IT was the comedian Victor Borge who noticed that aeroplanes and cars had been designed the wrong way around. How much easier it would be, he said, if you could take a flight to the airport and then drive between cities.
In a crowded island of contraflows, one-way systems and park-and-rides, taking the car to an unfamiliar city can seem more trouble than it’s worth, especially when the policies of many councils are predicated in dissuading you from so doing. But in such situations your phone can be a Godsend, and in more ways than you perhaps realised.
Getting there is often the first challenge, and no matter how good the sat nav in your car, the one on your mobile is almost certainly more up-to-date – especially in the delivery of information about delays en route.
Unlike the GPS system on your dashboard, Google Maps updates itself whenever diversions or temporary road closures threaten to blow you off route, and its initial disadvantage in requiring a mobile signal to read and load the maps can now be overcome by downloading the relevant ones before you set off. Universal suction mounts to stick your phone to your windscreen can be had on Ebay for less than a fiver.
Having got your car to your destination, your next problem will be finding somewhere to abandon it, and a little planning can save you not only time and trouble but also money.
Technically savvy car park operators now list their spaces on apps like Just Park, which allow you to book them in advance, often at a heavy discount. The app finds the car parks closest to your destination and displays them on a map, with a price flag on each. Once you choose, the fee is debited from your PayPal account and you receive an email with instructions and a security code if necessary.
Apps like Parkopedia go a stage further, listing not only multi-storeys and off-road spaces but also roadside parking, with details of how long you can stay for free. It is becoming increasingly common for councils to manage such spaces with app-based services like RingGo and MiPermit, which offer an alternative to coins. York, Hull Scarborough and Leeds are among those to have signed up.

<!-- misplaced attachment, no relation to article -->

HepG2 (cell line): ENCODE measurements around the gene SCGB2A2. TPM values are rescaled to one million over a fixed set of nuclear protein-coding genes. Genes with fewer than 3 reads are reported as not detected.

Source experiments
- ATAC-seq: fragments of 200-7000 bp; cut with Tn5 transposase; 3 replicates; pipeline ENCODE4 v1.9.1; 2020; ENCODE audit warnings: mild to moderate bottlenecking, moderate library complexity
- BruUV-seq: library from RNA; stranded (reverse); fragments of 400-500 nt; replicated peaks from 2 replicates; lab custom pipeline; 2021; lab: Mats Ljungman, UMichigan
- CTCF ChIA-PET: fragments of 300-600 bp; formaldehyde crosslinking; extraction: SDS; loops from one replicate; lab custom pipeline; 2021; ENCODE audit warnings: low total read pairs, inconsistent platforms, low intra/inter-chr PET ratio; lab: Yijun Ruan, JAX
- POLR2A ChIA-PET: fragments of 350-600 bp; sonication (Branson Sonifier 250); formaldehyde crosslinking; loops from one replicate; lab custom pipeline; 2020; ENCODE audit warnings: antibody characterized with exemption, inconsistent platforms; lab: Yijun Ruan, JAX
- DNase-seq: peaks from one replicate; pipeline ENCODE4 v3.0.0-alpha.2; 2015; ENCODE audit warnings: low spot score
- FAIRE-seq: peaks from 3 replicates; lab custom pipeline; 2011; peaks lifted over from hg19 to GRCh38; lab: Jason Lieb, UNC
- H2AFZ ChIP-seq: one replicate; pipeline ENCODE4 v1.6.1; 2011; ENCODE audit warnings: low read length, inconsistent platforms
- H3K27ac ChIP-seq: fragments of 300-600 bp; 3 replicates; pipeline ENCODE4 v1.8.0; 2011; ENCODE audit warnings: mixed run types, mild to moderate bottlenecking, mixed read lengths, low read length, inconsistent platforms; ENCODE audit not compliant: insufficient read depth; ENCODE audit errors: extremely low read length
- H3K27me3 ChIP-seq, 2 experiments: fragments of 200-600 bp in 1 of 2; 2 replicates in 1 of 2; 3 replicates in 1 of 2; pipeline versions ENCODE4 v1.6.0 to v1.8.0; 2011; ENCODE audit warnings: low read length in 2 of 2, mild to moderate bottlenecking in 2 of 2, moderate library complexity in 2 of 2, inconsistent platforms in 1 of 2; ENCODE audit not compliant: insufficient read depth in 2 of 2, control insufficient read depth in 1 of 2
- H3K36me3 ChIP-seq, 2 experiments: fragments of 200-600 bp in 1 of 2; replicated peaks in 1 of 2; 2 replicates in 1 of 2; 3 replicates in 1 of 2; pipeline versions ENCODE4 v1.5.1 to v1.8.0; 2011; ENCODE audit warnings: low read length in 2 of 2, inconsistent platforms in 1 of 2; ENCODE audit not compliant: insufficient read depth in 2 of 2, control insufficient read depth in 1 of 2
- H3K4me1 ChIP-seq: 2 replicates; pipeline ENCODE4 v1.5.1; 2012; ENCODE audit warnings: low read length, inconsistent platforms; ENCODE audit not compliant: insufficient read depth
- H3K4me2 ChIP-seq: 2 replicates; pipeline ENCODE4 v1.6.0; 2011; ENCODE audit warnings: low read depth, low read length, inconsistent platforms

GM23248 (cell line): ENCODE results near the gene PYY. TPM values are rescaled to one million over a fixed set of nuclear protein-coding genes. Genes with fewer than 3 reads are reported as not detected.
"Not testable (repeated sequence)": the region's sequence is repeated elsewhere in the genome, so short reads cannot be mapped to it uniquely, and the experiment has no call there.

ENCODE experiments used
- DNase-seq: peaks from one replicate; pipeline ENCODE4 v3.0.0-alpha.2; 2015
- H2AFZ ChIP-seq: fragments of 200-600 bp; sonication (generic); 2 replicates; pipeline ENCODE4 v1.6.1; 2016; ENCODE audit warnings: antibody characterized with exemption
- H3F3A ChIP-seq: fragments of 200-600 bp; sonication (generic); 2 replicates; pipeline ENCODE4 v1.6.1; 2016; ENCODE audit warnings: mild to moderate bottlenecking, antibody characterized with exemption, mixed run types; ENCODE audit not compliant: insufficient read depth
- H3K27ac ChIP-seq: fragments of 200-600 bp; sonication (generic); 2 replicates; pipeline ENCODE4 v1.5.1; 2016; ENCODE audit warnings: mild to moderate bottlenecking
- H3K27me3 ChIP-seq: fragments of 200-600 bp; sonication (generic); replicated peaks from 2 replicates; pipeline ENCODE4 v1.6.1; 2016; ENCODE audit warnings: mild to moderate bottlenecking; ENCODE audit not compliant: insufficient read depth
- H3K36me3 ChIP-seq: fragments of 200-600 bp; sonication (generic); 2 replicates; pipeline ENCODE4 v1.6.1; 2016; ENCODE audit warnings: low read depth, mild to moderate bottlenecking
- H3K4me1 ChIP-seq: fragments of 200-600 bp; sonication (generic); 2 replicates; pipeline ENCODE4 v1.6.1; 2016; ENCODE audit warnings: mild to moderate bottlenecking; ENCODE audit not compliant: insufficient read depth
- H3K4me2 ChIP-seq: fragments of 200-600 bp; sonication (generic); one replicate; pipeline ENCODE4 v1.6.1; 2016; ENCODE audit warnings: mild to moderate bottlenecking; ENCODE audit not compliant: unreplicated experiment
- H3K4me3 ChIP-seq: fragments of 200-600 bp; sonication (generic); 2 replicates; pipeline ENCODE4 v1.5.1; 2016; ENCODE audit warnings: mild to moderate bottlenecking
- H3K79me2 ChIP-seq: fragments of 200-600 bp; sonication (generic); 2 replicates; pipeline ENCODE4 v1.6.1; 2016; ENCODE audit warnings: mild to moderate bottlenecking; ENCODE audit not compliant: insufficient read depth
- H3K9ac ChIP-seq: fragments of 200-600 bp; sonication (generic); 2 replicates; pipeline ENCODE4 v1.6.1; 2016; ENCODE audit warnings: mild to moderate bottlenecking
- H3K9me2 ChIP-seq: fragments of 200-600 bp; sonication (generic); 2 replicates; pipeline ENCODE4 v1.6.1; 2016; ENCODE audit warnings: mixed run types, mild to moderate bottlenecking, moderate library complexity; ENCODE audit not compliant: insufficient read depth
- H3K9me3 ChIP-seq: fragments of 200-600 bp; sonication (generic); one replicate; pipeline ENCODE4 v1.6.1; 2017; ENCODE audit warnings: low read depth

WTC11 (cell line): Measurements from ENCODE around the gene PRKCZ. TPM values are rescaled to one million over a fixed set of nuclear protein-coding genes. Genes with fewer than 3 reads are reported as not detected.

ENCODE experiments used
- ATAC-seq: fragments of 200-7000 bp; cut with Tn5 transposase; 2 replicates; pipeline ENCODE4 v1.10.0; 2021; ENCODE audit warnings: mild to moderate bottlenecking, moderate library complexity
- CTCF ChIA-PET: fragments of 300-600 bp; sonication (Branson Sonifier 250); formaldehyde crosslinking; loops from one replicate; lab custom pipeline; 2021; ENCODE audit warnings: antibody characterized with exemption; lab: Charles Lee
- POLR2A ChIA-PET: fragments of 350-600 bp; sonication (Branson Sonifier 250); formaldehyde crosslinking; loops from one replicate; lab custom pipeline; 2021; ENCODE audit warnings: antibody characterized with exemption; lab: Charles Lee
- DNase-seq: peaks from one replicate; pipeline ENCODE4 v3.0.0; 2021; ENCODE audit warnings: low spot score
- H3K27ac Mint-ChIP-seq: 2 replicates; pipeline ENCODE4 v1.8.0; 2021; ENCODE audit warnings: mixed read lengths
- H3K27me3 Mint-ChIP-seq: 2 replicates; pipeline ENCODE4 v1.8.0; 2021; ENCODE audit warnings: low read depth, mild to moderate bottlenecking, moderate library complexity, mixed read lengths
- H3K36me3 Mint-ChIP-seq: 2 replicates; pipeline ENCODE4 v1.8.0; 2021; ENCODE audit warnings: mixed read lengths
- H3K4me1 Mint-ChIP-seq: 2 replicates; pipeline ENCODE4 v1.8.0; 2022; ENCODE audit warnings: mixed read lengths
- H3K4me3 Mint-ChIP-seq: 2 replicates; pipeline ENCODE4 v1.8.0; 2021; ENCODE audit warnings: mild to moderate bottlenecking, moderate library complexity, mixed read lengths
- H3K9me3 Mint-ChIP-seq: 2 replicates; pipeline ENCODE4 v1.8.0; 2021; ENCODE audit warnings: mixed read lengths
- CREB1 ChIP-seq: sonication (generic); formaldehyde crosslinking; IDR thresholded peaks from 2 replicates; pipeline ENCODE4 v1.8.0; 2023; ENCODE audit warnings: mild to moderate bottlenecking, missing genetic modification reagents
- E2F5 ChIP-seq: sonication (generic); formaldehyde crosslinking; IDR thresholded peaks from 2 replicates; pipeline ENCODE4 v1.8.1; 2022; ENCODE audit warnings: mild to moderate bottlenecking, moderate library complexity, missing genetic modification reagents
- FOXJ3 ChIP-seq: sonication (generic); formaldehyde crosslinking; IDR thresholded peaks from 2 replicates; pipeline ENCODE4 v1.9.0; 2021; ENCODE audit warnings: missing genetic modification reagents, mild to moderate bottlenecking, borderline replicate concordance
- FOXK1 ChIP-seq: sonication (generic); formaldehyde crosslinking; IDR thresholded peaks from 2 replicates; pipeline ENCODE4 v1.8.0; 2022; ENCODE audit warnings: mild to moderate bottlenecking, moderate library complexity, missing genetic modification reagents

These are a faff the first time you use them, but they’re worth it in the long run, especially if you use such car parks regularly. You need to enter your car’s registration number and your credit card details and then the number of the payment point closest to you, but the apps store the first two for future use and can email you a VAT invoice.
All these apps make it easy to remember where you left your car, and you can ask for directions to get back there. But for those making their own way, a mini-industry has sprung up in getting wayward motorists back to their motors.
Find My Car, Honk, Parkify and many others use a combination of your phone’s GPS, mobile and Bluetooth signals to remember where you were when you parked. The best of these can do automatically, by remembering your position when the Bluetooth connection to your dashboard was lost.
Even without an app, you can easily put down a marker on Google Maps by touching the blue dot that denotes your current position and then choosing the option to Save Your Parking. A second option lets you send your location to someone with whom you’re arranging a rendezvous.
No app yet for when you lock your keys in the car. For such last-century eventualities, fortunately, there’s still the AA.